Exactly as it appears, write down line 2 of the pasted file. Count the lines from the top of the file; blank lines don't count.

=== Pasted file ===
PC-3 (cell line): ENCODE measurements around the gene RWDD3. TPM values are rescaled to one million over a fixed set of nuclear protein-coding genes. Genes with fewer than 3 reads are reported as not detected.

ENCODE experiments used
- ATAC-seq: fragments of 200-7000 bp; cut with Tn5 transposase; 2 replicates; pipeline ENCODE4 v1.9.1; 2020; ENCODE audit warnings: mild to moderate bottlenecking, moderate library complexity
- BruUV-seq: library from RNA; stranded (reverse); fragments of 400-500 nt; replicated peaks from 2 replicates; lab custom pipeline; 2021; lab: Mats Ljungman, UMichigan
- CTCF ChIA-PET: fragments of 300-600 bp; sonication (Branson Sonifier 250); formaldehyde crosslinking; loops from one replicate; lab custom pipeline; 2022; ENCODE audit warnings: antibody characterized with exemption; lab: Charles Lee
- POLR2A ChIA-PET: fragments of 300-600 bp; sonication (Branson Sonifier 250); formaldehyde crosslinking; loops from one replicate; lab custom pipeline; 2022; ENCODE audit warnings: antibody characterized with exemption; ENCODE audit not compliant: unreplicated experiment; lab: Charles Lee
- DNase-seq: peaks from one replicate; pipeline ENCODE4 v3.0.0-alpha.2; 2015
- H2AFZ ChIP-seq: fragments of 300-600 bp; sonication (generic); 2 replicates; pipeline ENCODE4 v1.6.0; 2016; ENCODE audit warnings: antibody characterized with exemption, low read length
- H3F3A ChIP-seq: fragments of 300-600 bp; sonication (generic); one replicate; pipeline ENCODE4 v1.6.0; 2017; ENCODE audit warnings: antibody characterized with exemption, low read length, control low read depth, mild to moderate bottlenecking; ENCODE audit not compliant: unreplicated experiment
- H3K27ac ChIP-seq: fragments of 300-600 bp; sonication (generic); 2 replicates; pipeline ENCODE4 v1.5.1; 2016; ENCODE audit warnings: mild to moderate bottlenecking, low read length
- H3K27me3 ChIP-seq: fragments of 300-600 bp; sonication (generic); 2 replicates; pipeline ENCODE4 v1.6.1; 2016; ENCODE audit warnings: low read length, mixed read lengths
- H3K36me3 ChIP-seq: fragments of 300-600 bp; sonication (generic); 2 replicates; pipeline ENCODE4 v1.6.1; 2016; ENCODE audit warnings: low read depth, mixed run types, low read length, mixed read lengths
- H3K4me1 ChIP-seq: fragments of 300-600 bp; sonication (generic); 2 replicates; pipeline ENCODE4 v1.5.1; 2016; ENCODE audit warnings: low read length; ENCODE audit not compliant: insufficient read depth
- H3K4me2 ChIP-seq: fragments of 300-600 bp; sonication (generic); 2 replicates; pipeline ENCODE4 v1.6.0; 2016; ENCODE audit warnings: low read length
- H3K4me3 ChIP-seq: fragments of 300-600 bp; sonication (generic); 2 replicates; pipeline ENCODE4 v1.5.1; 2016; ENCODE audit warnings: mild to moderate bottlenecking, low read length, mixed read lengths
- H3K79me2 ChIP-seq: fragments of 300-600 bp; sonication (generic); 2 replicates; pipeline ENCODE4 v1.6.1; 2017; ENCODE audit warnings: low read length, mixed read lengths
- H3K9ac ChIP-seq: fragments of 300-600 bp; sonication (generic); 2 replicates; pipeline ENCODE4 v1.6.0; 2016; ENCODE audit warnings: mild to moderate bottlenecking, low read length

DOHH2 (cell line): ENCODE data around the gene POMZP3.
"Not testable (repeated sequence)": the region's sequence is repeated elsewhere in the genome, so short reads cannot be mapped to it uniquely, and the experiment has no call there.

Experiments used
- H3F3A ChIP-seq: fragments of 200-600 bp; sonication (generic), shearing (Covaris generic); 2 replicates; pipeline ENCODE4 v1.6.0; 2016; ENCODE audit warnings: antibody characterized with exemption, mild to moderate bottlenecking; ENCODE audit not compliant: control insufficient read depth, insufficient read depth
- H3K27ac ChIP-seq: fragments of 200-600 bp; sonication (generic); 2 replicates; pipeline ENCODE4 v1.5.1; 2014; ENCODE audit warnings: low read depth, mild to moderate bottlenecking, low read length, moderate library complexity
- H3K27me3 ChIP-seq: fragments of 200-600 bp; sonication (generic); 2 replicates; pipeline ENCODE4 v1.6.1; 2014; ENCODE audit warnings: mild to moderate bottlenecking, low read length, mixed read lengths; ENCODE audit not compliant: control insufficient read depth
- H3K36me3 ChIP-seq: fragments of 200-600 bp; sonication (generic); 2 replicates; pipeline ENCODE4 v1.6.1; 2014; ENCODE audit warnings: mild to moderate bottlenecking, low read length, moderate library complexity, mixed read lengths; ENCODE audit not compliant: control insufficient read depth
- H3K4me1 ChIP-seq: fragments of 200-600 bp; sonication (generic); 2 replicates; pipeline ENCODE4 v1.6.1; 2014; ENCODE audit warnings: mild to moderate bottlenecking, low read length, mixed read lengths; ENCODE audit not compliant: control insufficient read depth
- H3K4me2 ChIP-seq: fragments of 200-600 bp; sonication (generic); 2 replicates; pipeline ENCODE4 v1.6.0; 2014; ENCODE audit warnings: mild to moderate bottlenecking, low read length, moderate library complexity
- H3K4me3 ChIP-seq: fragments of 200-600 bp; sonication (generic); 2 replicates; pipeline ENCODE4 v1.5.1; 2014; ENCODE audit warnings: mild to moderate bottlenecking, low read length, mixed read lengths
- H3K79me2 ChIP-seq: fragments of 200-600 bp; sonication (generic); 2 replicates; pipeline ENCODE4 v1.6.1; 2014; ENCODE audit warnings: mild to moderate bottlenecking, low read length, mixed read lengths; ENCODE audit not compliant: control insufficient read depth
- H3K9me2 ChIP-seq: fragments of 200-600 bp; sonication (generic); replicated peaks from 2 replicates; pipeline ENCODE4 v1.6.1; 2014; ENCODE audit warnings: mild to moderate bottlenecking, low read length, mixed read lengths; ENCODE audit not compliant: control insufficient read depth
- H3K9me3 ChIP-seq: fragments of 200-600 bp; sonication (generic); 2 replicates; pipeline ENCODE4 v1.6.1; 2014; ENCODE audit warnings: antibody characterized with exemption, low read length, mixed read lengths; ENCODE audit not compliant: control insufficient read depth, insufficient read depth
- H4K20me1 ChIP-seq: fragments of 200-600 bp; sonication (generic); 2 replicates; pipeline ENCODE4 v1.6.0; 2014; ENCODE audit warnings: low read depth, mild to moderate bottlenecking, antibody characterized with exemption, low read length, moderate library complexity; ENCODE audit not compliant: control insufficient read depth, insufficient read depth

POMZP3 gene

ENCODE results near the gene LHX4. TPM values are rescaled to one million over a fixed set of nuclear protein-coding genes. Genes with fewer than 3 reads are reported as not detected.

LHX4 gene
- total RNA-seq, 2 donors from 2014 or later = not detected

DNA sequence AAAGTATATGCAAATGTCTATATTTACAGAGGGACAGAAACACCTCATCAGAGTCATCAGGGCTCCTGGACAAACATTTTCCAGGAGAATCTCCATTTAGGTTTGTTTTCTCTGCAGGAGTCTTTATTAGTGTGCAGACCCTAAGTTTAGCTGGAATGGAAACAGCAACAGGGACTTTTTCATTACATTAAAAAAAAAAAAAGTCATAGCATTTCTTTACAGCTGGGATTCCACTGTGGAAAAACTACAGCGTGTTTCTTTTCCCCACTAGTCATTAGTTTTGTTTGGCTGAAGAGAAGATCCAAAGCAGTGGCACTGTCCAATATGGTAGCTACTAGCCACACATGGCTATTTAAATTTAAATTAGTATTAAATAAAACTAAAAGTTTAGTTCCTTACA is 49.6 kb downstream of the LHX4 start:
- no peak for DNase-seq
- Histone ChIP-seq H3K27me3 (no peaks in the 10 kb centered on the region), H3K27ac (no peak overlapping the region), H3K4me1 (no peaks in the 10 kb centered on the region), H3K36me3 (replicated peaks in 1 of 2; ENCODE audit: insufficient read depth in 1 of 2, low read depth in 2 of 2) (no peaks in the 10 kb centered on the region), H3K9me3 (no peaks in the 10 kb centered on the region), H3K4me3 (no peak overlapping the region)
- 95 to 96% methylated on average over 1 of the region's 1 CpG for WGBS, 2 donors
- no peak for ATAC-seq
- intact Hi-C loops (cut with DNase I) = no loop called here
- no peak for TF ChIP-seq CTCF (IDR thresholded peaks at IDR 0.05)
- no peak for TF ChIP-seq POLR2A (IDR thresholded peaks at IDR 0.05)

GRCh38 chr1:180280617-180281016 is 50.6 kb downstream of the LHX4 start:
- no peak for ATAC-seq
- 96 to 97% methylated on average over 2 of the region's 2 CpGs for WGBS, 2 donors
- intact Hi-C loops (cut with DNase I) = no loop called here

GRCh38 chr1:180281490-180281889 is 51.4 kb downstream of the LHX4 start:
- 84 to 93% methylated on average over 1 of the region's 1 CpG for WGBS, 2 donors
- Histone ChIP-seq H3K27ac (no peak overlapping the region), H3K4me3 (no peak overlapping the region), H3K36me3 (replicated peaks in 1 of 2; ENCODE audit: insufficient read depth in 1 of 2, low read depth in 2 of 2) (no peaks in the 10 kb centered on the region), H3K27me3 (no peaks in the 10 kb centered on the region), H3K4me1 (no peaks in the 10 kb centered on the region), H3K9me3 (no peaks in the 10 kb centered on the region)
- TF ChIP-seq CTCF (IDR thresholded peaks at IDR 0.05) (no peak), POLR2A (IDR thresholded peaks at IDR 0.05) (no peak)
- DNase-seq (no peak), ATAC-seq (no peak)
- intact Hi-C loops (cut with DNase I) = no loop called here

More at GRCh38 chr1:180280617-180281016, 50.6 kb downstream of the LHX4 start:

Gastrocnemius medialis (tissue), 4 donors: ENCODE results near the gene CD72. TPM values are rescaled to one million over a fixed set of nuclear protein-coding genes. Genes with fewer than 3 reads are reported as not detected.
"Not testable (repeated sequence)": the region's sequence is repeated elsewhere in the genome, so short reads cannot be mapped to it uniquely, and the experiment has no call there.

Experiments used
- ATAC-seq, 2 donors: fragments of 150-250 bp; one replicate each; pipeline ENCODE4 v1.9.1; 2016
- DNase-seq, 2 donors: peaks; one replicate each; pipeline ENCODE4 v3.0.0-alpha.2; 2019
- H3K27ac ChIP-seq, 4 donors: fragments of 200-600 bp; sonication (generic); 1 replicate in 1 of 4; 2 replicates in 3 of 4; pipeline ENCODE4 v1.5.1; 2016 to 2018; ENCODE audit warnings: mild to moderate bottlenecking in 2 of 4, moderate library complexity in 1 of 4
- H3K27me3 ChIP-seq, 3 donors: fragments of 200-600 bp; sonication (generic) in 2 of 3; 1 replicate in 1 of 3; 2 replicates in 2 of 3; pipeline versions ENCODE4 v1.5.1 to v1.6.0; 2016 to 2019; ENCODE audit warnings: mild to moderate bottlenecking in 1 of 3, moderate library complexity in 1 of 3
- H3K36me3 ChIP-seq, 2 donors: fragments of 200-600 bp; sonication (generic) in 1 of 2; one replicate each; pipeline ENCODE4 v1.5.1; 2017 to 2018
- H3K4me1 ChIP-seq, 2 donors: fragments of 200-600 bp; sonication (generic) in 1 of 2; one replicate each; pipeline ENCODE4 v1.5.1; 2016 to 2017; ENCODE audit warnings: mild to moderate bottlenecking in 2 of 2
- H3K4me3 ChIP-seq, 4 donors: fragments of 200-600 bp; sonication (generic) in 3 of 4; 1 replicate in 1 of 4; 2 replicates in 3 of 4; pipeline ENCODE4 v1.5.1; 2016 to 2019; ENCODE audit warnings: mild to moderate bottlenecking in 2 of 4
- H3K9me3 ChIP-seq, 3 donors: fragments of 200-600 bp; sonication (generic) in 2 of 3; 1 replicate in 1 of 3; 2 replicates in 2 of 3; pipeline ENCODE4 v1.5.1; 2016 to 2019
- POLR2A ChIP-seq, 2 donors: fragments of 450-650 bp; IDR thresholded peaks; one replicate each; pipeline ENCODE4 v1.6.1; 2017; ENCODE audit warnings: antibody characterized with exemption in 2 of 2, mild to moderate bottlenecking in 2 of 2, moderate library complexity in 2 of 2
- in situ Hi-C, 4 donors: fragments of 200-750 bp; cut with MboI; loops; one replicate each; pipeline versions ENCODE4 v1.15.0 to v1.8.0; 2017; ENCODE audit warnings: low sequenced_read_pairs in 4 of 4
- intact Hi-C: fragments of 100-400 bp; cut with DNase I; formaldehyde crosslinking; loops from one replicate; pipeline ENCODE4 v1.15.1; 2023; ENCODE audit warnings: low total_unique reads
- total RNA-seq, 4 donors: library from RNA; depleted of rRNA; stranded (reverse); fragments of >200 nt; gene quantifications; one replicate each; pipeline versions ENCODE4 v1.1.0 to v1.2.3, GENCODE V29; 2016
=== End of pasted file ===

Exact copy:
ENCODE experiments used